This story was updated at 10:50 p.m. ET.
A docking port malfunction is preventing a Russian Soyuz spacecraft from leaving the International Space Station as planned tonight (Sept. 23), forcing its three-person crew to remain in space for at least two extra orbits as engineers on Earth study the glitch.
The Soyuz TMA-18 spacecraft was slated to undock from the space station at 9:34 p.m. EDT (0134 Sept. 24 GMT) in order to return two cosmonauts and one American astronaut back to Earth after six months in orbit. But a set of hooks locking it to its docking port have refused to unlatch, NASA officials said.
"It is not clear as to why the hooks won't drive open, but we have passed the time for a nominal undocking," NASA commentator Rob Navias said in a NASA TV broadcast. Engineers at Russia's Mission Control center near Moscow are studying the issue and working on backup plans, he added.
Russian flight controllers are now aiming for the second of two backup landing opportunities, which would call for an undocking time of about 12:35 a.m. EDT (0435 GMT) on Friday, and a landing time of just before 4:06 a.m. EDT (0806 GMT) on the Central Asian steppes of Kazakhstan. [ Graphic Inside and Out: The International Space Station ]
The landing will be some 248 miles (400 km) north of the original landing target zone, NASA officials said.
The Soyuz spacecraft is slated to return American astronaut Tracy Caldwell Dyson to Earth alongside her Russian crewmates Alexander Skvortsov and Mikhail Kornienko. They are wrapping up a nearly six-month mission to the International Space Station.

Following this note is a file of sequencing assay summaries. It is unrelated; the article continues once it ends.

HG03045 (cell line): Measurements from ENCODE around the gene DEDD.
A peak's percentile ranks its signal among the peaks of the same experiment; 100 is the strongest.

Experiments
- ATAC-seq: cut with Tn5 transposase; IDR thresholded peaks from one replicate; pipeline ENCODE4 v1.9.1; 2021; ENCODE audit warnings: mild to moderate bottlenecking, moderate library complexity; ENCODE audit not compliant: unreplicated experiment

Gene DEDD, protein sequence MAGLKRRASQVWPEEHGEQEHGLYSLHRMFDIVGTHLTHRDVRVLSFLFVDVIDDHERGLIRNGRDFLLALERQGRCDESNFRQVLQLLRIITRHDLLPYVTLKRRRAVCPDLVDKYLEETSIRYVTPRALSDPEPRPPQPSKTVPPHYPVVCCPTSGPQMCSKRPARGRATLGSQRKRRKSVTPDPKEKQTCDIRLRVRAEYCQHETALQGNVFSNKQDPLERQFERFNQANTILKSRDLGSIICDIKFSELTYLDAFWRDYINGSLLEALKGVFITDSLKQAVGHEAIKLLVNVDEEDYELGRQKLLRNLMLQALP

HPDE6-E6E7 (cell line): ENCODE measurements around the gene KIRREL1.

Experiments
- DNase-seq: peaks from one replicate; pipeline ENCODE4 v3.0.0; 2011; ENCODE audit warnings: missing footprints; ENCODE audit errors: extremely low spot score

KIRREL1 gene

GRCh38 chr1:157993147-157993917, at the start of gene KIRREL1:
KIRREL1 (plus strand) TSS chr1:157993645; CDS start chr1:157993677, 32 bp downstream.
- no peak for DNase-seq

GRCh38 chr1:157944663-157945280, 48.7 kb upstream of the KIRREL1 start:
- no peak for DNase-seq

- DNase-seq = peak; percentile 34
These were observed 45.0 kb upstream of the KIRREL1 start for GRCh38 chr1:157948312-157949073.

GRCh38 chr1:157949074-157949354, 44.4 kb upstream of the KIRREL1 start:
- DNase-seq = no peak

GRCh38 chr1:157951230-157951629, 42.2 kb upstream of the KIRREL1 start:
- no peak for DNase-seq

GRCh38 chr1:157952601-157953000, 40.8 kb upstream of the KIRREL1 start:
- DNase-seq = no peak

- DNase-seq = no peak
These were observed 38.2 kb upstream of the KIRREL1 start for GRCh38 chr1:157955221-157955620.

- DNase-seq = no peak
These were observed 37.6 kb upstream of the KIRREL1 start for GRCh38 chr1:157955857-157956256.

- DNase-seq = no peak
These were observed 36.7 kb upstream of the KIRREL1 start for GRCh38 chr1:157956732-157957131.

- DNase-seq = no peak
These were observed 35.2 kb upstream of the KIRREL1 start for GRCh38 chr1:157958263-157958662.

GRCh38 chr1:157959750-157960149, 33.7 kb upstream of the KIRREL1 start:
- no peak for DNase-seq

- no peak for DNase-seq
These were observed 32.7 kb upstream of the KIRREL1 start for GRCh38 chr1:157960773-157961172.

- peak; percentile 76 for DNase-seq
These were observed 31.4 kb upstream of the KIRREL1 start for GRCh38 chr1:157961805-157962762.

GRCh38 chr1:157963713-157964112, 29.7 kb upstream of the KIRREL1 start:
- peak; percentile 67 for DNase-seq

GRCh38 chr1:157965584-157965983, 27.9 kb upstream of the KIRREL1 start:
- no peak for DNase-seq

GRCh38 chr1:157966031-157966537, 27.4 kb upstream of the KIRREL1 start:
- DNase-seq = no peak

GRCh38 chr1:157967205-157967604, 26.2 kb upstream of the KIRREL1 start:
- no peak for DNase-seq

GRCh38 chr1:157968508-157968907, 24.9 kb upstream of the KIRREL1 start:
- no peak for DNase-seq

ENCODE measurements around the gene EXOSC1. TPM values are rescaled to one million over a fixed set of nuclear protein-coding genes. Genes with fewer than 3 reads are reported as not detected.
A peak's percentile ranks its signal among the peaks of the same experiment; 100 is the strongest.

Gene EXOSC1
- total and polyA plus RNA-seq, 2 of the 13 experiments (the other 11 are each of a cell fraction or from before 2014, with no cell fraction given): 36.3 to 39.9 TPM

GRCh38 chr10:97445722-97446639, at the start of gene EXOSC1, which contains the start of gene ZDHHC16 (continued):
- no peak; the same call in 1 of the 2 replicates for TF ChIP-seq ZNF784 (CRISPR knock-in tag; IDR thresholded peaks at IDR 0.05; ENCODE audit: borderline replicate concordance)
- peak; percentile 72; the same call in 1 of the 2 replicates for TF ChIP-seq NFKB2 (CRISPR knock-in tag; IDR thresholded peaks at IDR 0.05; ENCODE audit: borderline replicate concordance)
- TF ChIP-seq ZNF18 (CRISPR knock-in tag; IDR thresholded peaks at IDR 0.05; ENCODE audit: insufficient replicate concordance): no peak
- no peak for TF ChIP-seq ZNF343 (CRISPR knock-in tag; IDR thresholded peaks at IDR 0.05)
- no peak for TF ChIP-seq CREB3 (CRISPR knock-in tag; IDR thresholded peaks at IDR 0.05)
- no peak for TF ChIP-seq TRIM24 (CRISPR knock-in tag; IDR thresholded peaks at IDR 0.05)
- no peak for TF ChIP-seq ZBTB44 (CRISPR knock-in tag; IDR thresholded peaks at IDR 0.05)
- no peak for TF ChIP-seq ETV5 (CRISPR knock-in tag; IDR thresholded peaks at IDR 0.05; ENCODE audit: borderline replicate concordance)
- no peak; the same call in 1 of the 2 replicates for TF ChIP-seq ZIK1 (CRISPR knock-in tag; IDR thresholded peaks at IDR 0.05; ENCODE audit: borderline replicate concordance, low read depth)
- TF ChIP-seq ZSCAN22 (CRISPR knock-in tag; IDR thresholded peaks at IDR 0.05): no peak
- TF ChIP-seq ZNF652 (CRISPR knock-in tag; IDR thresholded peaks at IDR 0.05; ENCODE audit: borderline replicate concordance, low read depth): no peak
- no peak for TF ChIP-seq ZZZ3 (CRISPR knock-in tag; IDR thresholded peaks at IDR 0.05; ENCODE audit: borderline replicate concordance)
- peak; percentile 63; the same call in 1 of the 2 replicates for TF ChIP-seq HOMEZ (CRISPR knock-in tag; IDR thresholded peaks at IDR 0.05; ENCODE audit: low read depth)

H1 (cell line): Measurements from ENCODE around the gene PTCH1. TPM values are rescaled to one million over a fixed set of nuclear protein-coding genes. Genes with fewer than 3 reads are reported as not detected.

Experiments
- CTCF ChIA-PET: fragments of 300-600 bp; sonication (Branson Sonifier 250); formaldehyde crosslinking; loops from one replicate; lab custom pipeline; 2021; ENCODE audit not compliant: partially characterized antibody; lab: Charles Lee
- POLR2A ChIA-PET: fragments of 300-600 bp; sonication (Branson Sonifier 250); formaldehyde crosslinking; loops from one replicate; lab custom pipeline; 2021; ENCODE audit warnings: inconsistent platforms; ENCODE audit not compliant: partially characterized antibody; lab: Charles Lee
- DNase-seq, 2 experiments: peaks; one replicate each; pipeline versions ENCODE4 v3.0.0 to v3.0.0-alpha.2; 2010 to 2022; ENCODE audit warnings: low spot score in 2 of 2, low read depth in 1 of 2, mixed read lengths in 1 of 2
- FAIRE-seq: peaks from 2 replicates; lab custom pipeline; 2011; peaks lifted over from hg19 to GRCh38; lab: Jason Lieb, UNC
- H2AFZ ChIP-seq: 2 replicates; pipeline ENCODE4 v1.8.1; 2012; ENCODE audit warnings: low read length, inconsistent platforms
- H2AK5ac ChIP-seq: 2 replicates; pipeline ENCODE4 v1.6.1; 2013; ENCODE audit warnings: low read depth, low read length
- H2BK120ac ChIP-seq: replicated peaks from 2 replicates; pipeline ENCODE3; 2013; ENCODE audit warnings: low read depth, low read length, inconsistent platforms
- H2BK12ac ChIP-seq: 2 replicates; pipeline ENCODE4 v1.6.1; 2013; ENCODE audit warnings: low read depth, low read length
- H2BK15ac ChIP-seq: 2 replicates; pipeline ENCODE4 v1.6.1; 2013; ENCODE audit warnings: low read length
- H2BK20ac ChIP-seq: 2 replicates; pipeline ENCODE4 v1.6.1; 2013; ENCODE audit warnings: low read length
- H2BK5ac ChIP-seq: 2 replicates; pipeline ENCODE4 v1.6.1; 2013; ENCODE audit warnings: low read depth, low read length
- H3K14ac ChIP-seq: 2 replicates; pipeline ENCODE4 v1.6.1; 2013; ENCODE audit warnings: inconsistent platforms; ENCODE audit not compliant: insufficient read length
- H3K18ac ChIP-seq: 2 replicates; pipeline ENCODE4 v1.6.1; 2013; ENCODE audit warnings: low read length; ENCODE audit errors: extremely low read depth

But in order to return to Earth, the hooks securing their Soyuz to the space station must be released.
The stuck hooks are on the space station's Poisk docking module, a chamber mounted to the top of the space station Russian segment. These hooks, along with others on the Soyuz side, ensure the spacecraft and station are securely attached while docked.
Russian flight controllers assured the Soyuz crew that they are still slated to return home tonight.
"There is no cancellation in the cards for the moment," a flight controller said.
Skvortsov said he and his Soyuz crewmates are doing well. Mission Control told them to take off their landing spacesuit gloves and get comfortable while they wait.
"We're feeling fine and we're ready to proceed," he said.
- Graphic Inside and Out: The International Space Station
- Video: Astronaut Describes Riding Home on a Rocket
- Gallery - Soyuz Spaceship's Snowy Landing
NASA will broadcast the upcoming Soyuz spacecraft undocking and landing live on NASA TV. Undocking and landing coverage begins at 9:15 p.m. ET (0115 Sept. 24 GMT). Click here live space station mission updates and a link to NASA TV.